Friday, March 28, 2008 12:34 PM
Greenpeace hails Papua log export ban
The Jakarta Post , Jakarta Fri, 03/28/2008 11:27 AM The Archipelago
The international environmental activist group Greenpeace called for Jakarta to strongly support the maintenance of Papua's log export ban despite recent logging industry pressure to loosen the regulation.
The log export ban, a joint initiative of the governors of Papua and West Papua, has been in place since Dec. 19, 2007. Under the ban, which has received strong support from Papuan people concerned about losing their forests, logs from Papua can only be used inside Papua.
However, at a March 17 meeting between governor Barnabas Suebu and 40 forestry investor representatives in Jayapura, the investors asked the governor to loosen the regulation, a call backed by President Susilo Bambang Yudhoyono and Vice President Jusuf Kalla.
The central government should uphold the commitment it showed at the Bali Climate Talks to protect Indonesian forests, Greenpeace said in a press release issued Thursday.
Globally, tropical deforestation accounts for approximately 20 percent of greenhouse gas emissions. Indonesia is the world's third largest emitter largely due to deforestation. If Indonesia's government is serious about saving its forests and tackling climate change, it should fully support the Papua log export ban.
"The Papuan government is one of the few local governments to have taken a strong stand to save its forests and to increase the welfare of the people who depend on them," said Bustar Maitar, Greenpeace Southeast Asia Forest campaigner.
"The central government should support the regulation to keep Papua's forests breathing as one of the world's lungs. The deforestation rate in Papua should be decreased gradually down to zero in a well-planned program with consideration for Papuan people's welfare," he said.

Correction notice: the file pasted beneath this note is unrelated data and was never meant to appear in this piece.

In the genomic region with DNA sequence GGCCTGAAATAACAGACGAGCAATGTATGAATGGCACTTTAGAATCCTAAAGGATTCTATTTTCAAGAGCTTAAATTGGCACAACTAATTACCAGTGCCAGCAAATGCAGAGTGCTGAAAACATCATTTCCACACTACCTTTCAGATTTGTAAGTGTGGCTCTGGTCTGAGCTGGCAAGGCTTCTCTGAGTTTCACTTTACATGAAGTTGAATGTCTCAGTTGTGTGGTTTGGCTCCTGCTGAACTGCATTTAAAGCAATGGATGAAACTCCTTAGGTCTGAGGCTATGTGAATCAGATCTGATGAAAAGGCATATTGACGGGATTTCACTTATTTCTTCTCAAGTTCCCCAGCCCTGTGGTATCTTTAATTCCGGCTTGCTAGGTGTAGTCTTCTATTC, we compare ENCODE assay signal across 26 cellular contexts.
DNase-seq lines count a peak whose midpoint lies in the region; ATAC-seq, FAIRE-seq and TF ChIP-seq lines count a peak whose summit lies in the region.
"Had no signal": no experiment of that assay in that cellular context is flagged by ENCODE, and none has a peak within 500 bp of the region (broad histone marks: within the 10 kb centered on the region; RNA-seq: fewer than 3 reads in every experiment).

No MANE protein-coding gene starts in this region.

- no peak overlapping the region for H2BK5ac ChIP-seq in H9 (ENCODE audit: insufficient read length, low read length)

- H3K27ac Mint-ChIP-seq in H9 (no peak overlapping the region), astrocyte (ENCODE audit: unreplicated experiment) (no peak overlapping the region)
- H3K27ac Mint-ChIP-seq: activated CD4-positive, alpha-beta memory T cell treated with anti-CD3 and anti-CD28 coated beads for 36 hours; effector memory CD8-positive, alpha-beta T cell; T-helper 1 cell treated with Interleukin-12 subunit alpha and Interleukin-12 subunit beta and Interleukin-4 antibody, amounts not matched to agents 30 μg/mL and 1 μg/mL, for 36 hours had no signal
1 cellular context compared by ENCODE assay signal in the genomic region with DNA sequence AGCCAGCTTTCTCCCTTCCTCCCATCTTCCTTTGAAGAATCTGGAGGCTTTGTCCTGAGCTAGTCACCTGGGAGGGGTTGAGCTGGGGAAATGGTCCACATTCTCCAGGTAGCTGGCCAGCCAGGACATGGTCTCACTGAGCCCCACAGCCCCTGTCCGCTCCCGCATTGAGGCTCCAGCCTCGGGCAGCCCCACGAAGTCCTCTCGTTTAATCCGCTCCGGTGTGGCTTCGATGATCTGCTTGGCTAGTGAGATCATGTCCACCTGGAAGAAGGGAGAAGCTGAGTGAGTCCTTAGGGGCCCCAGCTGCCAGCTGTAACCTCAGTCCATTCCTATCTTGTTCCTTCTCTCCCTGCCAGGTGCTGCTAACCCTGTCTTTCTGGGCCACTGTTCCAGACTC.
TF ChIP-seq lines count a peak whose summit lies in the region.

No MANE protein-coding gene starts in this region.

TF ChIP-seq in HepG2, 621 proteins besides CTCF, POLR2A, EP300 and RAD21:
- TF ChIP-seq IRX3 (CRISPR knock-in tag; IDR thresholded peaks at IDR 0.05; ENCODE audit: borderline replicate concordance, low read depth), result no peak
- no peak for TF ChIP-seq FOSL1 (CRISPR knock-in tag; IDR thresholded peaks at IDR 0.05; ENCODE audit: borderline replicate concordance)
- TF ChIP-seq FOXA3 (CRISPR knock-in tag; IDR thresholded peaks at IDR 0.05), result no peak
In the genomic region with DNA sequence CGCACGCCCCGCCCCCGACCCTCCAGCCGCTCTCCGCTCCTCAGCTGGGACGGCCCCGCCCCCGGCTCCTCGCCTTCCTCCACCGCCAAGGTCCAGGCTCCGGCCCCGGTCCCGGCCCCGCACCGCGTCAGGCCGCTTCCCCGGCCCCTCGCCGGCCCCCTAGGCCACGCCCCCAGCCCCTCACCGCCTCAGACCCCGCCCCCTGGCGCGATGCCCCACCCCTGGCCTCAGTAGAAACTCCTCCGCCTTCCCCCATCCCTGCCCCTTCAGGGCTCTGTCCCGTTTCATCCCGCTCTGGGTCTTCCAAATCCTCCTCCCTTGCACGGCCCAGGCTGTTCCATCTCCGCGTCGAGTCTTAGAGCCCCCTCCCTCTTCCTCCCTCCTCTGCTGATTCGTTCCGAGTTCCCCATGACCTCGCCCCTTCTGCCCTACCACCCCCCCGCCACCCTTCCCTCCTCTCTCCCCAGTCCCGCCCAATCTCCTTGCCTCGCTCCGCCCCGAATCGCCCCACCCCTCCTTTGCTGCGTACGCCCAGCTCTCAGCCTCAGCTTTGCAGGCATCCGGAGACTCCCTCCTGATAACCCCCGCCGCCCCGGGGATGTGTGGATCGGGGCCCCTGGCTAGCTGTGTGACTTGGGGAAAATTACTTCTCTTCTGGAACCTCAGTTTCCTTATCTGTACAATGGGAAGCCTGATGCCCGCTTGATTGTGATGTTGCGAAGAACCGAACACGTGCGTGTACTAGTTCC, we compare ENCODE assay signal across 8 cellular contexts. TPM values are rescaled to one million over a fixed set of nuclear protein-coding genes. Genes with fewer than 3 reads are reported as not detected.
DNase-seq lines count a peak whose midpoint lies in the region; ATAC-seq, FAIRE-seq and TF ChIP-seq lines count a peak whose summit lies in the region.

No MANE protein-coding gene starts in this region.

According to Bustar, Papua, forming the western half of New Guinea Island and comprising the Indonesian provinces of Papua and West Papua, is one of the world's last remaining treasure troves of biodiversity.
New Guinea itself has been described as the last remaining intact forest tract left in the Asia-Pacific region. Papua's forests are Indonesia's last jewel, since other forests in Sumatra and Kalimantan have largely been destroyed by logging and large-scale forest conversion for palm oil plantation.
Allowing deforestation to escalate in Papua to the same level would not only be an environmental crime but also a crime against the people of Papua whose lives depend on keeping the forests intact, said Bustar.
Before the log export ban, logs from Papua's forests were shipped off the island in recent years with no benefit to local government and the community.
In April 2007, the governors of Papua, West Papua and Aceh in Sumatra, declared their joint commitment to save the forests, giving cause for optimism that Papua would not repeat the failed forest management of Sumatra and Kalimantan. The declaration was positively received at both national and international levels.
"The time for action is now, the expansion of clearing in the remaining intact forests must be stopped. Papua's forests must be protected and community-based sustainable forest use encouraged," Bustar said.